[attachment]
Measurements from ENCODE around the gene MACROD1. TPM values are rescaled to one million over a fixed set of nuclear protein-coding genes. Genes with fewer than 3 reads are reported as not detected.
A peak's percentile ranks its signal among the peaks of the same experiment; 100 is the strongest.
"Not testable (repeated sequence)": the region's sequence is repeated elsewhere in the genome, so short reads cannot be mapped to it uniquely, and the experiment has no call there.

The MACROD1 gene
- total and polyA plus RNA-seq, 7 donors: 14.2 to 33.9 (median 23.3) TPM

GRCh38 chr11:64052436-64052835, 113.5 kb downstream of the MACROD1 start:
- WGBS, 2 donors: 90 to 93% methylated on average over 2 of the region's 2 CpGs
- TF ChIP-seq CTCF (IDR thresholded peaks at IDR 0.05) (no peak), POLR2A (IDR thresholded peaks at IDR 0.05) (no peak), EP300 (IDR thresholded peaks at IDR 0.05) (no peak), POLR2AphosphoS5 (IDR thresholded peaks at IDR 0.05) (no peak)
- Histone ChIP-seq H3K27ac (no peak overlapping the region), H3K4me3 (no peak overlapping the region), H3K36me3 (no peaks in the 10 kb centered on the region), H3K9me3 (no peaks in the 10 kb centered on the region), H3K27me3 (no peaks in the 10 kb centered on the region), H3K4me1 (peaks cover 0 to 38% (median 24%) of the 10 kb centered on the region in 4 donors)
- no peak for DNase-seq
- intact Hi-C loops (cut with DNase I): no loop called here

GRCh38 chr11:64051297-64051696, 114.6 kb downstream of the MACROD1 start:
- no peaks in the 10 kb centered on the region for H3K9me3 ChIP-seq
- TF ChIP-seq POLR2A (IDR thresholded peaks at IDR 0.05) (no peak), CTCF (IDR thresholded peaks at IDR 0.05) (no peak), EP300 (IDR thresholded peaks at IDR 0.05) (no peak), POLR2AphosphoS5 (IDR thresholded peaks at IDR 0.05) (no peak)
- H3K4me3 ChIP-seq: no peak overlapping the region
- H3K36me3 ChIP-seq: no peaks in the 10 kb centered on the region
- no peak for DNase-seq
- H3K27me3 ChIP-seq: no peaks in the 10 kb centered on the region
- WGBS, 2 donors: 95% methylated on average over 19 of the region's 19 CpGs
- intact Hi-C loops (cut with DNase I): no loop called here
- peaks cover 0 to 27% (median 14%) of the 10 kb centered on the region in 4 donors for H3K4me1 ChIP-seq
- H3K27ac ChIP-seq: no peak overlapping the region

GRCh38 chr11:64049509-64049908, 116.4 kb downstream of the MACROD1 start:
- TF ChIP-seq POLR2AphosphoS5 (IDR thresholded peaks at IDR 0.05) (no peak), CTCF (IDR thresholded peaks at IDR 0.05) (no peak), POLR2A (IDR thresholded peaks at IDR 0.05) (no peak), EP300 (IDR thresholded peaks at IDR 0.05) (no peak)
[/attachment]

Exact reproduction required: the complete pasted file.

Measurements from ENCODE around the gene MACROD1. TPM values are rescaled to one million over a fixed set of nuclear protein-coding genes. Genes with fewer than 3 reads are reported as not detected.
A peak's percentile ranks its signal among the peaks of the same experiment; 100 is the strongest.
"Not testable (repeated sequence)": the region's sequence is repeated elsewhere in the genome, so short reads cannot be mapped to it uniquely, and the experiment has no call there.

The MACROD1 gene
- total and polyA plus RNA-seq, 7 donors: 14.2 to 33.9 (median 23.3) TPM

GRCh38 chr11:64052436-64052835, 113.5 kb downstream of the MACROD1 start:
- WGBS, 2 donors: 90 to 93% methylated on average over 2 of the region's 2 CpGs
- TF ChIP-seq CTCF (IDR thresholded peaks at IDR 0.05) (no peak), POLR2A (IDR thresholded peaks at IDR 0.05) (no peak), EP300 (IDR thresholded peaks at IDR 0.05) (no peak), POLR2AphosphoS5 (IDR thresholded peaks at IDR 0.05) (no peak)
- Histone ChIP-seq H3K27ac (no peak overlapping the region), H3K4me3 (no peak overlapping the region), H3K36me3 (no peaks in the 10 kb centered on the region), H3K9me3 (no peaks in the 10 kb centered on the region), H3K27me3 (no peaks in the 10 kb centered on the region), H3K4me1 (peaks cover 0 to 38% (median 24%) of the 10 kb centered on the region in 4 donors)
- no peak for DNase-seq
- intact Hi-C loops (cut with DNase I): no loop called here

GRCh38 chr11:64051297-64051696, 114.6 kb downstream of the MACROD1 start:
- no peaks in the 10 kb centered on the region for H3K9me3 ChIP-seq
- TF ChIP-seq POLR2A (IDR thresholded peaks at IDR 0.05) (no peak), CTCF (IDR thresholded peaks at IDR 0.05) (no peak), EP300 (IDR thresholded peaks at IDR 0.05) (no peak), POLR2AphosphoS5 (IDR thresholded peaks at IDR 0.05) (no peak)
- H3K4me3 ChIP-seq: no peak overlapping the region
- H3K36me3 ChIP-seq: no peaks in the 10 kb centered on the region
- no peak for DNase-seq
- H3K27me3 ChIP-seq: no peaks in the 10 kb centered on the region
- WGBS, 2 donors: 95% methylated on average over 19 of the region's 19 CpGs
- intact Hi-C loops (cut with DNase I): no loop called here
- peaks cover 0 to 27% (median 14%) of the 10 kb centered on the region in 4 donors for H3K4me1 ChIP-seq
- H3K27ac ChIP-seq: no peak overlapping the region

GRCh38 chr11:64049509-64049908, 116.4 kb downstream of the MACROD1 start:
- TF ChIP-seq POLR2AphosphoS5 (IDR thresholded peaks at IDR 0.05) (no peak), CTCF (IDR thresholded peaks at IDR 0.05) (no peak), POLR2A (IDR thresholded peaks at IDR 0.05) (no peak), EP300 (IDR thresholded peaks at IDR 0.05) (no peak)